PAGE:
In his forward to the book Awareness: The Perils and Opportunities of Reality by Jesuit priest and spiritual leader Anthony de Mello, the editor shares a story about an eagle’s egg that was (mis)placed in a nest of barnyard hens by an unassuming man. The baby eaglet hatched and grew up with a brood of chicks; as a result, he thought he was one of them his entire life. He clucked, pried insects from the earth and thrashed his wings, only flying a few feet in the air. After many years passed, the old eagle happened to see a bird soaring high in the sky above him. When he asked his fellow chicken who it was, he learned that it was an eagle, “king of the birds.” The chicken declared matter-of-factly, “he belongs in the sky while we belong to the earth.” This simple yet profound tale illustrates the omnipresent power of a conditioned mindset – an acceptance of reality as we are told to believe it, rather than one in which we challenge normative ideology and choose instead to not only question our own mental models, but more importantly recognize our unbounded potential and the innate freedom we have as the creators of our experience. 

Naturally, the conditioning in our formative years establishes a distinct framework through which we view the world. We are raised with a strong predisposition to adopt a mindset from our parents or caretakers, which is heavily influenced by their own rearing. Whether consciously or not, our thoughts, attitudes and actions for the rest of our lives are governed by those markers of reality, as if we are wearing goggles that filter out anything that does not fit our programmed standards. In our humanness, we perpetuate the adaptive conventions that seem to keep us safe within our social and cultural environments, and the cycle continues. We write manuals for our family, friends, partners, and even the stranger driving the car in the next lane as if somebody granted us with the perfect, most “objective” judgement of what should be. We believe that if life looks a certain way, meets our stipulations, then we will be okay. Not only does this lead to conflict among the almost 8 billion humans walking around wearing their own unique pair of goggles, but it predominantly generates resistance, disappointment, anger or some other negative emotion. Ironically, those conditioned views can be so rigid that they keep us trapped in a cell of our own making; we are the jailed and the jailer. If only we were more aware that we ourselves hold the key to our liberation.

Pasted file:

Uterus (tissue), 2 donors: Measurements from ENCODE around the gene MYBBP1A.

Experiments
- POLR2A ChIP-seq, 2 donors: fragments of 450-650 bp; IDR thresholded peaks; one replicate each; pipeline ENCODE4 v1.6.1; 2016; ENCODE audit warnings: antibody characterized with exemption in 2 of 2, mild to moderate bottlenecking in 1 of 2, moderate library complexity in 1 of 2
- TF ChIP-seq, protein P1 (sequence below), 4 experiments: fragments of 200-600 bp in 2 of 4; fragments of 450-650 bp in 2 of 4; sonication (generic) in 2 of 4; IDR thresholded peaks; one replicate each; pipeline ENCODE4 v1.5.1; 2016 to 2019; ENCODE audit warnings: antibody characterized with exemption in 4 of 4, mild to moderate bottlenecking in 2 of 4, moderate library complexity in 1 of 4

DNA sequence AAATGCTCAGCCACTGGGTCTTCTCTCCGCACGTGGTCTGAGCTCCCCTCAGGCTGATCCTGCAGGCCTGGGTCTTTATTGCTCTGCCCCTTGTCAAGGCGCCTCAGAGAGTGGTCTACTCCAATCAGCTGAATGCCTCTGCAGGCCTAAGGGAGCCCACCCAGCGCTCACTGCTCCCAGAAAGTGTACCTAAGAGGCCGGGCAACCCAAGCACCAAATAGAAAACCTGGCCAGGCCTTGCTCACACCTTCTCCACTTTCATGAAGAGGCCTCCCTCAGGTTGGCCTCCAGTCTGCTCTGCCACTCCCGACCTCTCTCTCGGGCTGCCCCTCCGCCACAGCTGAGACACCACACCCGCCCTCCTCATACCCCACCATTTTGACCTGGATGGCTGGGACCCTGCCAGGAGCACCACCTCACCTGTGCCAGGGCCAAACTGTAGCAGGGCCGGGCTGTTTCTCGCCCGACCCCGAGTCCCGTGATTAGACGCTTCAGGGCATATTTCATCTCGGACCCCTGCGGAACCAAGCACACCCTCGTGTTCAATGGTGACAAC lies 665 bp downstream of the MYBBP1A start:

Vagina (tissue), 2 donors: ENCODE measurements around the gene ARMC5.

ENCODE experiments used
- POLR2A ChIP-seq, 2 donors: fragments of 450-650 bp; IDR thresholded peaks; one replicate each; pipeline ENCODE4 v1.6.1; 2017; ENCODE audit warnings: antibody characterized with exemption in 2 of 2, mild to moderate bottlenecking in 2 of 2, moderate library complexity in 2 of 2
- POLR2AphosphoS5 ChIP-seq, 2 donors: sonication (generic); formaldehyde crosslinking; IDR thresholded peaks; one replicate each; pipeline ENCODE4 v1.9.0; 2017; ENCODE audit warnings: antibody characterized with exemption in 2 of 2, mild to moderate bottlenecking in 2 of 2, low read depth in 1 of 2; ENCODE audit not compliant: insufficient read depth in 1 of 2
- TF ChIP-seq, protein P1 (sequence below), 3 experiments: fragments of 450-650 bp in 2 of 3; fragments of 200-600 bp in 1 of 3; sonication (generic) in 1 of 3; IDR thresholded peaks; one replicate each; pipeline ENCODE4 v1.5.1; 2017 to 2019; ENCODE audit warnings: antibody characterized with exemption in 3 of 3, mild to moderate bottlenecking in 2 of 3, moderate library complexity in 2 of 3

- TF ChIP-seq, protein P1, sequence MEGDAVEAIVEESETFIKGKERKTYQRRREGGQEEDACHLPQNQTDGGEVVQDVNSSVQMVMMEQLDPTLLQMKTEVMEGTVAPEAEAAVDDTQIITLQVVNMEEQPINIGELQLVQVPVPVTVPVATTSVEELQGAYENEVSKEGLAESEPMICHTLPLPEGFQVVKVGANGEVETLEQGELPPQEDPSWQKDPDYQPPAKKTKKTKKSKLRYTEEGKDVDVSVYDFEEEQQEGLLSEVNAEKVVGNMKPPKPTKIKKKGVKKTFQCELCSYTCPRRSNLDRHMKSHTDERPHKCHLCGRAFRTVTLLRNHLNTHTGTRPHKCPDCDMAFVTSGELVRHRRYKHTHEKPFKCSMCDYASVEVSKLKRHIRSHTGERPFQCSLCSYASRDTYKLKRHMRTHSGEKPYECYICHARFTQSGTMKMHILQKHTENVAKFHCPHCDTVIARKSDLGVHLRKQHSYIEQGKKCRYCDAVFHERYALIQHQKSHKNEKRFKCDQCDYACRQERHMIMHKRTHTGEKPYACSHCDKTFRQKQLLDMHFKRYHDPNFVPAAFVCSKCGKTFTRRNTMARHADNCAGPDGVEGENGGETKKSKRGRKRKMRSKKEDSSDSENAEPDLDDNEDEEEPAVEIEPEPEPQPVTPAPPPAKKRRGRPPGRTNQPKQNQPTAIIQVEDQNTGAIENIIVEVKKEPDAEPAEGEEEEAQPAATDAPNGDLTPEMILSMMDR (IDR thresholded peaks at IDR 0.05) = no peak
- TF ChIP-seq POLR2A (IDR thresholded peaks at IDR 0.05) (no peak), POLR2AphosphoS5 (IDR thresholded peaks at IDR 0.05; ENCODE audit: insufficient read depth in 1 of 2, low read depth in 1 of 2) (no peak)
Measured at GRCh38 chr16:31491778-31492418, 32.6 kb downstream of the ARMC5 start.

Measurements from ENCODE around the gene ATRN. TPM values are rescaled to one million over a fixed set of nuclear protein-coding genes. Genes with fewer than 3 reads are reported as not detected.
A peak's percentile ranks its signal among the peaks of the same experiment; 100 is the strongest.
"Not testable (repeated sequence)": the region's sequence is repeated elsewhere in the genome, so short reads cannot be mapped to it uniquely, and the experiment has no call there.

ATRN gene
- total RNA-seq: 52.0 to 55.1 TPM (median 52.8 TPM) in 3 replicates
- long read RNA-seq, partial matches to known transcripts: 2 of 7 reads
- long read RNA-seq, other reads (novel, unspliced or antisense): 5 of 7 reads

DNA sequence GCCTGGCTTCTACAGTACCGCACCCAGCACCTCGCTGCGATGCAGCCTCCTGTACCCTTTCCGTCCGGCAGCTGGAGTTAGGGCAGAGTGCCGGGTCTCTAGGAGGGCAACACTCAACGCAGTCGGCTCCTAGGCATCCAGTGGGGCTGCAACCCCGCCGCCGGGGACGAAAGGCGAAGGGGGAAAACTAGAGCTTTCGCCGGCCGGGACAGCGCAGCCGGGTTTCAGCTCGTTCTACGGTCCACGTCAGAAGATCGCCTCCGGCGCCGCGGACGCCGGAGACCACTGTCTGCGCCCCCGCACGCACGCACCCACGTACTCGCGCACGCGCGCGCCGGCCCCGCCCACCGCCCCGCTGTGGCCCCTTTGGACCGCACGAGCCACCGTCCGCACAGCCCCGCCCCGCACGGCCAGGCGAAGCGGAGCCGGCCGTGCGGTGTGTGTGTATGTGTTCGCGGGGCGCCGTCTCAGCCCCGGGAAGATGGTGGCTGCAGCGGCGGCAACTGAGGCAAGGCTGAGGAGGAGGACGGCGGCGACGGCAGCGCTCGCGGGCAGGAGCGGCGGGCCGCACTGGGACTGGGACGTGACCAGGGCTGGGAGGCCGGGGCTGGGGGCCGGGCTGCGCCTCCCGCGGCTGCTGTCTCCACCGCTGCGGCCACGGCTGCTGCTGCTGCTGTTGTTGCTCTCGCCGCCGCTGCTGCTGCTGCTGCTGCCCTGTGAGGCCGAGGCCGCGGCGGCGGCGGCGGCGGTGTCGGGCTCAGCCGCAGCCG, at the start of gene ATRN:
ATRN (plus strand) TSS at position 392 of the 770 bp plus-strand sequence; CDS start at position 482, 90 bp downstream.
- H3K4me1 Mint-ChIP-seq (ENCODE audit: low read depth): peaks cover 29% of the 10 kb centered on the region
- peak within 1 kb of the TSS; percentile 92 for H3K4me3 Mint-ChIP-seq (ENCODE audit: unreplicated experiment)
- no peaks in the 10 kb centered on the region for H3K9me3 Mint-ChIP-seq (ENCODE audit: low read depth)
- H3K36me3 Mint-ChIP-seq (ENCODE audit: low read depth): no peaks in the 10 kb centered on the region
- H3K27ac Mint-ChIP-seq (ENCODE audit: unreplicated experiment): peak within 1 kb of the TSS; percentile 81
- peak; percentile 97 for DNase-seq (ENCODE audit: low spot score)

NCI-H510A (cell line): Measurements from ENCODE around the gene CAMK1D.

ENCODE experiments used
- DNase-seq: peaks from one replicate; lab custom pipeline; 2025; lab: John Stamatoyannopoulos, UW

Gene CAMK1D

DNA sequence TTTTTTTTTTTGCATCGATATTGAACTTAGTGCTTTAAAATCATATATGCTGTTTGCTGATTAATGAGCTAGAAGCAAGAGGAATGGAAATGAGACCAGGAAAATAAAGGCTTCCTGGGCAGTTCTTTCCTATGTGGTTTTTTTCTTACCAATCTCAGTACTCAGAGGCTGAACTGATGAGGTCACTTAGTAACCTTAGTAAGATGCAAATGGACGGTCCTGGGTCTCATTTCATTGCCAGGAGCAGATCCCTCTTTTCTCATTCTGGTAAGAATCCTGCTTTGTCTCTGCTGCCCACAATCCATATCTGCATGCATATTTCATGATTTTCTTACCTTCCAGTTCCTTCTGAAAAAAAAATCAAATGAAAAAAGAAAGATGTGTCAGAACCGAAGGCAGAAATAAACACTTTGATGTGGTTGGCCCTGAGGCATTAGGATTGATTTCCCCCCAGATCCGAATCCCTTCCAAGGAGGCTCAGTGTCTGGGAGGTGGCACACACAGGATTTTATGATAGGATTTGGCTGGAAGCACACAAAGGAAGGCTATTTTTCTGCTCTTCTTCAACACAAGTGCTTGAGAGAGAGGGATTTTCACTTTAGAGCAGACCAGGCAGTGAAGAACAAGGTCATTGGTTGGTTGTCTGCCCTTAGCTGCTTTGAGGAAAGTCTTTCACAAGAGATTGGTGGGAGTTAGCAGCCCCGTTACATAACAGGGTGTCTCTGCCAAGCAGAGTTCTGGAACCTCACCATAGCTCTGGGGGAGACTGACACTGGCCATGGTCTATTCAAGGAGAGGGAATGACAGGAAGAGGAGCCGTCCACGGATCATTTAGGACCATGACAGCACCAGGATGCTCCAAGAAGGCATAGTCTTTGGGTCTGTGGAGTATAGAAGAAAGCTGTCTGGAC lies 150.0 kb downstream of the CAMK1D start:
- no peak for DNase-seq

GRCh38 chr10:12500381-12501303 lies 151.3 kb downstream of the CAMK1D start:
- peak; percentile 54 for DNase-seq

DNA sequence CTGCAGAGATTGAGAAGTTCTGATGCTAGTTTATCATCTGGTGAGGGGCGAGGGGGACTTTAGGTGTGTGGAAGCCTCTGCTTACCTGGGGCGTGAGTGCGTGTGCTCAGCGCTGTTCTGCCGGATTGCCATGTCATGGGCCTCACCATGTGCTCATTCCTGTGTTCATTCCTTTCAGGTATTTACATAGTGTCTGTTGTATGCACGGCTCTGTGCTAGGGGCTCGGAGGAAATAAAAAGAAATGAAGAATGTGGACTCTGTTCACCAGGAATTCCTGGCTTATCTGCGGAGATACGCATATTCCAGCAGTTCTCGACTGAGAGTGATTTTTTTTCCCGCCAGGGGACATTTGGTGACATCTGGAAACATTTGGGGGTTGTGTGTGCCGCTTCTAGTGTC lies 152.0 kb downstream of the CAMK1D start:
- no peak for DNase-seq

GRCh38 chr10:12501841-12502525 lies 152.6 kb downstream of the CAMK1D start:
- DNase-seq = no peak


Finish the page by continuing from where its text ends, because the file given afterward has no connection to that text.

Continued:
This inquiry continues to confront me through my own life circumstances: whether it be a yearning to fill a void by uncovering my life’s purpose, the desperation I feel that I can’t cure the ruthless disease that is attacking my beloved mother, or the mourning of a relationship that “failed” to endure as I imaged forever after. I am constantly reminded that I have conditioned my happiness on the satisfaction of particular qualifications of my own measure. As easy as it can be to fall prey to the identification with my own drama through the ego lens that is “me”, a glimmer of peace surfaces when I manage to step into the consciousness that is “I” the observer. As de Mello describes in his above-referenced book, “suffering exists in “me”…but the “I” is never threatened.” He goes on to say: “We never feel grief when we lose something that we have allowed to be free, that we have never attempted to possess. Grief is a sign that I made my happiness depend on this thing or person, at least to some extent.”

The author acknowledges that this may sound inhuman, and indeed it does. For all intents and purposes, the idea of accepting illness, injustice, heartbreak, and everything in between feels wrong. But maybe that wrongness is just another emotion on the spectrum of our own making. Although I want to believe that we come from a source of absolute love, I also have to consider the possibility that we produced all the conditions and our associated clinging or resistance so that we may evolve through the experience of life in its rich, full entirety. Even when I cannot understand why I would create a reality in which I or anyone I love faces adversity, I strive to compassionately accept and embrace my human condition: one that is all-encompassing. By nature of living on this relative plane, I have no choice but to receive its full spectrum. On my better days, I relax the reigns and trust that everything is exactly as it’s supposed to be. This doesn’t mean that reality is any different, I am just judging it a little less. In actuality, life rarely conforms to our preconceived expectations, especially when confronted with the difficult and downright tragic parts, yet the grace is found in unconditionally loving ourselves and each other through the process. Only then can our souls soar freely above it all, just like the eagle.

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